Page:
Within the growing network in 2018/19, there was space for questioning power, plenty of room for co-creation, but after the funding was received the co-leadership slowly waned, especially when attempting to engage regionally. Meetings were missed, deadlines extended, and within the backbone team we found ourselves regularly questioning, “where is everyone?” What we failed to recognize was that the funding and alignment had shifted the sense of shared ownership — it became an offered ‘invitation to participate’ rather than growing from a sense of co-ownership. What was the incentive to contribute volunteer hours to a project this consuming when there was a well-funded backbone organization to do the leg work, especially if they are provincially aligned and will most likely concentrate their work locally as has happened so many times in the past?
We did not clear the space for new leadership
The additional power imbalance came from the influences/ers that touched the work. While the host organization has an enviable degree of community involvement for their own provincial work, the organization itself had positions of concentrated leadership that were positional. The influence of this style was at odds with the collaborative nature of a regional network that was trying to grow as a garden rather than a pyramid. As a network we nurtured the idea of distributed leadership with co-created agendas, open and self-selection to projects and decision making meetings but still the work fell victim to the ease of hierarchy, relying on invitations and coordination to come out from the centre because there were resources to do those tasks and patterns established within the host organization where the team was located.
We stopped investing in the relationships
The network experienced a shift in resourcing in early 2020. Pre-pandemic, the primary coordinator left the team and the role of care-taking and connecting was not backfilled. The intention instead was to reallocate those financial resources to provide direct support for regional projects from all four provinces. This was an attempt to bring funding directly to the grassroots and to re-engage regional leadership, but without a conduit to connect back to the network itself, months passed where regional projects were back to operating in silos, shared learning was limited, and the energy that had been building was dissipated. Then, we were in the middle of the pandemic and available resources were reallocated to building out an online learning platform without authentic engagement of the network membership and most of the work ground to a halt.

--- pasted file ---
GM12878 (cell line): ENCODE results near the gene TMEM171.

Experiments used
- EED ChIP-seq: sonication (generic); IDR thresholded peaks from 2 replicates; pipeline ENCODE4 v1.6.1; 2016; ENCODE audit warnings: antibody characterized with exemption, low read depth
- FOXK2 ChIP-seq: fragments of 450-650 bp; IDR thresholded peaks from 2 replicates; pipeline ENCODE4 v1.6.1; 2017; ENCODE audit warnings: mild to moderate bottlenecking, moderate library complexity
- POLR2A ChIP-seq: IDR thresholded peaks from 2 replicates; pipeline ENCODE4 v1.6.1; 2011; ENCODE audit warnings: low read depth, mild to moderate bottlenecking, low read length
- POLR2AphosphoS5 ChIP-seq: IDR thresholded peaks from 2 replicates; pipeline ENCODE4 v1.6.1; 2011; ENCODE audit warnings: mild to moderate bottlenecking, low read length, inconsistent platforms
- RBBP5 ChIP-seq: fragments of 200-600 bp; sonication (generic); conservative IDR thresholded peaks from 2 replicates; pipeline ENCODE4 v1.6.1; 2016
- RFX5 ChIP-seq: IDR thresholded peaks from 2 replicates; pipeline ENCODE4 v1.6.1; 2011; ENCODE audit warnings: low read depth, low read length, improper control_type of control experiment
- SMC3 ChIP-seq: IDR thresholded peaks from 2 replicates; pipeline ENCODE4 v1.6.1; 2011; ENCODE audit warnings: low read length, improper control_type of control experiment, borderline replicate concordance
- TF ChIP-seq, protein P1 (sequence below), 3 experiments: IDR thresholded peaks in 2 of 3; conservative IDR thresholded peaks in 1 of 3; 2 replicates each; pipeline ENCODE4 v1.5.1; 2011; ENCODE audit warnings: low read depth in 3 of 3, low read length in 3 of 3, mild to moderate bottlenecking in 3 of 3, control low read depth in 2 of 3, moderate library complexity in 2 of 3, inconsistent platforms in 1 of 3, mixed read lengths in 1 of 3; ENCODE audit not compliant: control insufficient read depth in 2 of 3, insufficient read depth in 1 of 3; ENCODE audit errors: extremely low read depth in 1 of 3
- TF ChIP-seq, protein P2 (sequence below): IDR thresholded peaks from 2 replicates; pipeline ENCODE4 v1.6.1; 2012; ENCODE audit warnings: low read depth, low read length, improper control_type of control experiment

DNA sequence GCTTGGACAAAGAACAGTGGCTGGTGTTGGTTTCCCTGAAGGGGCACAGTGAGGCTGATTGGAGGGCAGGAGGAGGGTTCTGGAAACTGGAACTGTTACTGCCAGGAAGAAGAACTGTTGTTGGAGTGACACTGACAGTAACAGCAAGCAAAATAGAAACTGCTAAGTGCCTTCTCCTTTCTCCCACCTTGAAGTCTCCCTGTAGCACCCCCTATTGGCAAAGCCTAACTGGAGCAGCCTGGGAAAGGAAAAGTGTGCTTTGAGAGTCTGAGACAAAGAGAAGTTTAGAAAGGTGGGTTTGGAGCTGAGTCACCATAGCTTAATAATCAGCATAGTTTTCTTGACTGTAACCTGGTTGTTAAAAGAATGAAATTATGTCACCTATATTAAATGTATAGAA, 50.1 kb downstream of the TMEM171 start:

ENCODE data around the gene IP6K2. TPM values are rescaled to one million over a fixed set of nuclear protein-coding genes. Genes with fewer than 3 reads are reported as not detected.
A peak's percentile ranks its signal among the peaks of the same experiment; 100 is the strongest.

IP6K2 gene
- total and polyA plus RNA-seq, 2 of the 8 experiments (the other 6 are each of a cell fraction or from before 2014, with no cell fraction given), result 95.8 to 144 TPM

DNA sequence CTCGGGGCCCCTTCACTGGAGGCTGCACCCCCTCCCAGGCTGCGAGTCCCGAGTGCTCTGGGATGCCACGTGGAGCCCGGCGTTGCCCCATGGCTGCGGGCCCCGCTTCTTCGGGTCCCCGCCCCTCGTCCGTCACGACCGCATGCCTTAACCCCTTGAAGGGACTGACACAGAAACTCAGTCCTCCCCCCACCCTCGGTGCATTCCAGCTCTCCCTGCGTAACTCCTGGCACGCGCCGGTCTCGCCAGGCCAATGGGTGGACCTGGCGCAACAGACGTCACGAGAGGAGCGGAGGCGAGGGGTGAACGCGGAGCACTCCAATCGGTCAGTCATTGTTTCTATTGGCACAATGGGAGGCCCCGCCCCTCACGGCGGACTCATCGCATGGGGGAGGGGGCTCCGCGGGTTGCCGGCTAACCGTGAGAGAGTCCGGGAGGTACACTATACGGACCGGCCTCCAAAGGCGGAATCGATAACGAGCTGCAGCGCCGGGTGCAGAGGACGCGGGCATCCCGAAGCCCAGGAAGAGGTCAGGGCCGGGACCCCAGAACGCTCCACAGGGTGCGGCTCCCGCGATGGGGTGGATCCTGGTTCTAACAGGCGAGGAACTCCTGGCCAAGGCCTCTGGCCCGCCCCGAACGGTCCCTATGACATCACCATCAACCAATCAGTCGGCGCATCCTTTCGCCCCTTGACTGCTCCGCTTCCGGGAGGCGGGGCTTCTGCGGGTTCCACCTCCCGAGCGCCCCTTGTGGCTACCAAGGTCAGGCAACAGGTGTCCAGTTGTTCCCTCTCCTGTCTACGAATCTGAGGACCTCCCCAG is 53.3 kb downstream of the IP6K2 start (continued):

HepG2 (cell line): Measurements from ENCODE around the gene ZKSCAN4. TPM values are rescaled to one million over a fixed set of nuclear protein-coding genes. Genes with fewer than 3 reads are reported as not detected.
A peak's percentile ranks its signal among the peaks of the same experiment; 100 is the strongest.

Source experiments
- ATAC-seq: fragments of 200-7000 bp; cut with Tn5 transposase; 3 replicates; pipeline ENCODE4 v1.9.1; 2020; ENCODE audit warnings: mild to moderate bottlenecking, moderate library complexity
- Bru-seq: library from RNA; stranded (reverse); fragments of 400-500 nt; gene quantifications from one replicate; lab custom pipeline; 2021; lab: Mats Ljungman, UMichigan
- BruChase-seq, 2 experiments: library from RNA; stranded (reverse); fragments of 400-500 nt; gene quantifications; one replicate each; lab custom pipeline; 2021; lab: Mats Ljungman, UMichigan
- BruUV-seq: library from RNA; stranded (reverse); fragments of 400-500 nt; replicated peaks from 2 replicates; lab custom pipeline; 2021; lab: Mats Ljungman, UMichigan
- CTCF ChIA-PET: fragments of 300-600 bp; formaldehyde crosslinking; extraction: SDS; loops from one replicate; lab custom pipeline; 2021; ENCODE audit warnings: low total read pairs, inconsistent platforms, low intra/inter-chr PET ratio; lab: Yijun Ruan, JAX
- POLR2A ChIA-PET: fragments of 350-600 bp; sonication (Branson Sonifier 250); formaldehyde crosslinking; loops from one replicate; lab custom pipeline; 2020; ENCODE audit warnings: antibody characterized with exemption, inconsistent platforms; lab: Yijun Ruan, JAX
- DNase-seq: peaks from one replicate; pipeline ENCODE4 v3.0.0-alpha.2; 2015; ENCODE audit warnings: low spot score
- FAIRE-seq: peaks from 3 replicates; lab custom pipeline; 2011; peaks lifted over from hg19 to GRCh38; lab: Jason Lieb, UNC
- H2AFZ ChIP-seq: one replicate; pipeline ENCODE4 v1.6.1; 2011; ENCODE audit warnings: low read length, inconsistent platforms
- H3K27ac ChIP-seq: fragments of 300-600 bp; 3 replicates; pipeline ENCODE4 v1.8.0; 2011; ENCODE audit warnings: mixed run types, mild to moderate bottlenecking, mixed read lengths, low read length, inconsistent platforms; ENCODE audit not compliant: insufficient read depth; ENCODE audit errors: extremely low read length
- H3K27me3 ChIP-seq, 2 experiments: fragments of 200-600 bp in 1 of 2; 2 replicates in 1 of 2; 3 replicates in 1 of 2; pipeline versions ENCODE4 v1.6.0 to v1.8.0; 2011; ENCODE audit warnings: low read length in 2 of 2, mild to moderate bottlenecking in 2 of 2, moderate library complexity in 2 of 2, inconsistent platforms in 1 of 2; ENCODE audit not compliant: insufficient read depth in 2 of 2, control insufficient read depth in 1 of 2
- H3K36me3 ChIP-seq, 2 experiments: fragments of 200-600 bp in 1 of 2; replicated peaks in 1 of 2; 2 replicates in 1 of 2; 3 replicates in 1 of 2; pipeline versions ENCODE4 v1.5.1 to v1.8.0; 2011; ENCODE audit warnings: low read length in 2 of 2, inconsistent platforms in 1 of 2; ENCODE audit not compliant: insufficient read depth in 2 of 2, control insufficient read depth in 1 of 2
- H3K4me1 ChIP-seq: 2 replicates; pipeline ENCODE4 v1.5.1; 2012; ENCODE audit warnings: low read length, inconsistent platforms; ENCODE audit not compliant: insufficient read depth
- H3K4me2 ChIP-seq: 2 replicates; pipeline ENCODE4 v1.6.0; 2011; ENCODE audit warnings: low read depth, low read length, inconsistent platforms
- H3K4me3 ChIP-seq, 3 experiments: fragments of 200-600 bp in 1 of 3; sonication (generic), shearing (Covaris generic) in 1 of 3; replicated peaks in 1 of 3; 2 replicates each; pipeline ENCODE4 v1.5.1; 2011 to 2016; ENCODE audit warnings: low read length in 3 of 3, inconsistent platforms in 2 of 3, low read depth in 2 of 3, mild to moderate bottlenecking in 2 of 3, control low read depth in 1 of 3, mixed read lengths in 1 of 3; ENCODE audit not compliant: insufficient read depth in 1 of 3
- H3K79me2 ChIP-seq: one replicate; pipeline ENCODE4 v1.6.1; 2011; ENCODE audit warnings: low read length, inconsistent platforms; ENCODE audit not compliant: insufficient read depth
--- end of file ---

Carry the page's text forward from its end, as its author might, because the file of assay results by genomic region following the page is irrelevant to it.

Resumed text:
We’ll probably do it again…
I know I’ve made these mistakes more than once. On another project since leaving the organizing team of WeavEast I hired consultants to work with my new team to co-create a horizontal model of governance with stars in my eyes. We still managed to blur the lines between a regional and international scope of work putting local work at risk, I invited participation without naming the power concentrated around the “founder” in the work and had to backtrack, and failed to acquire the resources to provide a continuous level of relationship support for a growing network and am currently drowning while trying to do it all myself. I write this now in hopes that I can break this cycle and that others can join in a conversation about the challenges of Distributed Leadership in network growth. Work in new horizons will require new forms of leadership but it feels like we are repeating the same mistakes over and over and using it as an excuse to fall back on hierarchical models. Now that we have identified what not to do, we will use this series to look at successful models of non-hierarchical governance, to glean from their experience and find positive role models for future networks. We’ll probably make similar mistakes again…but let’s work together to find ways to get a little better with every try.
Jennifer DeCoste is an Affiliate Fellow with Ashoka Canada, a social change leader in Atlantic Canada and founder of the LifeSchoolHouse movement (www.lifeschoolhouse.com)